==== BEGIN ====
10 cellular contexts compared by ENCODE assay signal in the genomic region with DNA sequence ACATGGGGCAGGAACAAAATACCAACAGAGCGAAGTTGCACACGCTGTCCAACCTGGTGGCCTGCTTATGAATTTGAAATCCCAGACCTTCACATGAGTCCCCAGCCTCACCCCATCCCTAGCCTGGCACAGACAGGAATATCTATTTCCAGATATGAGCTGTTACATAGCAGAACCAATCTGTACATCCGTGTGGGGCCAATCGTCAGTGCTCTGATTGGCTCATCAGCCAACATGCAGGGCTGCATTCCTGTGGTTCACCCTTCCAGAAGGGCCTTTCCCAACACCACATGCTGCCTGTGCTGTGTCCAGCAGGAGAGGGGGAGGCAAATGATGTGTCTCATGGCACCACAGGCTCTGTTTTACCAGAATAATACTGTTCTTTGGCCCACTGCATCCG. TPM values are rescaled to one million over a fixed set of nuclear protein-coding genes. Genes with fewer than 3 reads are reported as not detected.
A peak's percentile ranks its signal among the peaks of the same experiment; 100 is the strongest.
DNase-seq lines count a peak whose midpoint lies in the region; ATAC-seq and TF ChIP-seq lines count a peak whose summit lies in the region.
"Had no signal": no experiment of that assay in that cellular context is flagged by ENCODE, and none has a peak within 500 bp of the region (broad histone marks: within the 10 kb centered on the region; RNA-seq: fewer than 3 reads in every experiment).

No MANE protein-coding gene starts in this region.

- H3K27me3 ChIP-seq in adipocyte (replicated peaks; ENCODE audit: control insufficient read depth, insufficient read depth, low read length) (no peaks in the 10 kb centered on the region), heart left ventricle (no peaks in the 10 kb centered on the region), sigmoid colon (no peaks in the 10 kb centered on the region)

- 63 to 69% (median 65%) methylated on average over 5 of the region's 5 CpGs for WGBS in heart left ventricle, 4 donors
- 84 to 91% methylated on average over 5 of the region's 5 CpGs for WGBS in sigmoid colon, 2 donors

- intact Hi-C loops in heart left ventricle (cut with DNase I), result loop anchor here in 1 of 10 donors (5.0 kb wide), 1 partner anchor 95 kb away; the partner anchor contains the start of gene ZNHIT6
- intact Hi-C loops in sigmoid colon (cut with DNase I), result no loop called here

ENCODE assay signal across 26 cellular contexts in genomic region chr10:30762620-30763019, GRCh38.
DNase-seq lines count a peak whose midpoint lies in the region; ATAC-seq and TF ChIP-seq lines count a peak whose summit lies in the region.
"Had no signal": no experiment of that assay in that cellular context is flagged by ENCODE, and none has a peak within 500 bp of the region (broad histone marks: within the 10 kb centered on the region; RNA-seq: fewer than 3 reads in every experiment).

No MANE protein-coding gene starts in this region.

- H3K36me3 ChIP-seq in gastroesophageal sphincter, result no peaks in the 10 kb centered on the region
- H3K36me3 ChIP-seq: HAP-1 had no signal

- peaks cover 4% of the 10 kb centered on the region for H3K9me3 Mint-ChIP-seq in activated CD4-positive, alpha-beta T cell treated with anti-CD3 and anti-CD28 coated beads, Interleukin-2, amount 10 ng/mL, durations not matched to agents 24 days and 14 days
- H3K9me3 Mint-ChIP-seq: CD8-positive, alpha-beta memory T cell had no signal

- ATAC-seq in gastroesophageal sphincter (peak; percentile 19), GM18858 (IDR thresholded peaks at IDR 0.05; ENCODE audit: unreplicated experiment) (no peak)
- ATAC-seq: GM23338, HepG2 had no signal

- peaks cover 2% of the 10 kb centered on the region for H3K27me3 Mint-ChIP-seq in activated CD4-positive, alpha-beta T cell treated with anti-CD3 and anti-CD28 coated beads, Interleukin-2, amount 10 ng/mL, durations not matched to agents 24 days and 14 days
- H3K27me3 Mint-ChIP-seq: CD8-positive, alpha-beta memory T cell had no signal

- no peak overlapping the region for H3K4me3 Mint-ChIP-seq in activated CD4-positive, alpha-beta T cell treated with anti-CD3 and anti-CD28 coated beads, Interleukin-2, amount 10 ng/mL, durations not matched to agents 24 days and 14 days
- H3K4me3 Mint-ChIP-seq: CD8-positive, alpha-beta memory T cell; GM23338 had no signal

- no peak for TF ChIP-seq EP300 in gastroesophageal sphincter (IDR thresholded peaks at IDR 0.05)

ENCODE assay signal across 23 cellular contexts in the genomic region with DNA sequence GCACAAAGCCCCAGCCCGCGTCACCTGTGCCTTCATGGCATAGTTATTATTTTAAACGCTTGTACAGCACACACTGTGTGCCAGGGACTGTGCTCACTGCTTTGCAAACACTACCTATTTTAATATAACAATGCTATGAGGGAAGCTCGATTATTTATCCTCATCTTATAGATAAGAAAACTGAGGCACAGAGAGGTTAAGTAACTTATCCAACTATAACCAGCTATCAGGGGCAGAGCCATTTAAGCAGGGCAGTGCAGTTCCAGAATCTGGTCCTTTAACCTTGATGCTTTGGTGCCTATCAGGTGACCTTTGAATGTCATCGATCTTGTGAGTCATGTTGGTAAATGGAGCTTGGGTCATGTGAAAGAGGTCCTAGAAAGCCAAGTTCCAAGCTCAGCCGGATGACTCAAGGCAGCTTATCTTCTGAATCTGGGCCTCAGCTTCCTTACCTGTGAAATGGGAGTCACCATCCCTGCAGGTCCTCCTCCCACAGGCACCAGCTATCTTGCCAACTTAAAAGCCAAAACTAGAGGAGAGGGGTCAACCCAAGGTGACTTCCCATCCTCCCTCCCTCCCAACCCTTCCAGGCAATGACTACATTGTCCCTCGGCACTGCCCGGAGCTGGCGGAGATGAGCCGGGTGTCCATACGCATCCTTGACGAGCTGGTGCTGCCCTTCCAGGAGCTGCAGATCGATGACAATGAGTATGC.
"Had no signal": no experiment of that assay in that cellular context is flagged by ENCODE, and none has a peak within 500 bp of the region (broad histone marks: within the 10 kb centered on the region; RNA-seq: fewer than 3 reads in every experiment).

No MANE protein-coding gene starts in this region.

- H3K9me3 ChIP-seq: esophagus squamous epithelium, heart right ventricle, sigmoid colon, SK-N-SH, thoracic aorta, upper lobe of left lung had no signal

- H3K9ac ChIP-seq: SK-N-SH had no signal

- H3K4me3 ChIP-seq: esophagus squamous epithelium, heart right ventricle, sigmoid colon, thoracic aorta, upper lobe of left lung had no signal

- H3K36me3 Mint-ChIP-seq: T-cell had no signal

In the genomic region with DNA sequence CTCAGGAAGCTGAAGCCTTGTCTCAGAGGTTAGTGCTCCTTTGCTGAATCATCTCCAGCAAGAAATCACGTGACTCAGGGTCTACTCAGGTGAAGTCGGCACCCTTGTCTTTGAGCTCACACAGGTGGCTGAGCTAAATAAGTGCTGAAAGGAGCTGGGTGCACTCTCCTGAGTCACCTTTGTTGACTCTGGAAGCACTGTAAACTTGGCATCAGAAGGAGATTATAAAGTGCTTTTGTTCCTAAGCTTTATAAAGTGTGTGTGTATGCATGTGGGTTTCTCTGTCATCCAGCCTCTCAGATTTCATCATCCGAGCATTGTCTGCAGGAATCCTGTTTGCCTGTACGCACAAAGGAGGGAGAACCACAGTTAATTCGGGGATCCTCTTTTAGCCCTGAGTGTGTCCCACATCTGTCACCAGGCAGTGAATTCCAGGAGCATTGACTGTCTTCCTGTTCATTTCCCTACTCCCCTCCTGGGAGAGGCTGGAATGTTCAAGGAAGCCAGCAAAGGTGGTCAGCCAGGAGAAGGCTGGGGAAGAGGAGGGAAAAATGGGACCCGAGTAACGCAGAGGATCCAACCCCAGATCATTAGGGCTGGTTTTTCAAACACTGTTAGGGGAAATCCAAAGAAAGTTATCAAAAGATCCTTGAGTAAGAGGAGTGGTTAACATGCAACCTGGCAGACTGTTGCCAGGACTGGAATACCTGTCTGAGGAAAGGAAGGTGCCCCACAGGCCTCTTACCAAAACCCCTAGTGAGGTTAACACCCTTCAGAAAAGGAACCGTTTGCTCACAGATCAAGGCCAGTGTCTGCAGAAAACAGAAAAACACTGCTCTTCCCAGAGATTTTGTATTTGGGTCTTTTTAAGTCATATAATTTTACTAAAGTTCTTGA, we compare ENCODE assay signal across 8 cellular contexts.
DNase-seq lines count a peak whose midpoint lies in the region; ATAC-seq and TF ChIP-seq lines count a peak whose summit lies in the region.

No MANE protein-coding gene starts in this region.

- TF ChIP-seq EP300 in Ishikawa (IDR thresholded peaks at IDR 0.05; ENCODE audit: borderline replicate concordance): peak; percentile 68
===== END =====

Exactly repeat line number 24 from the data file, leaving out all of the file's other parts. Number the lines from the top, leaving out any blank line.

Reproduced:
- H3K4me3 Mint-ChIP-seq: CD8-positive, alpha-beta memory T cell; GM23338 had no signal